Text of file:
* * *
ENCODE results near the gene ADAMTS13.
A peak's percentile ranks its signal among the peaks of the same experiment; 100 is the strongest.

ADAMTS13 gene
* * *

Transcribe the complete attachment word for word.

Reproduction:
ENCODE results near the gene ADAMTS13.
A peak's percentile ranks its signal among the peaks of the same experiment; 100 is the strongest.

ADAMTS13 gene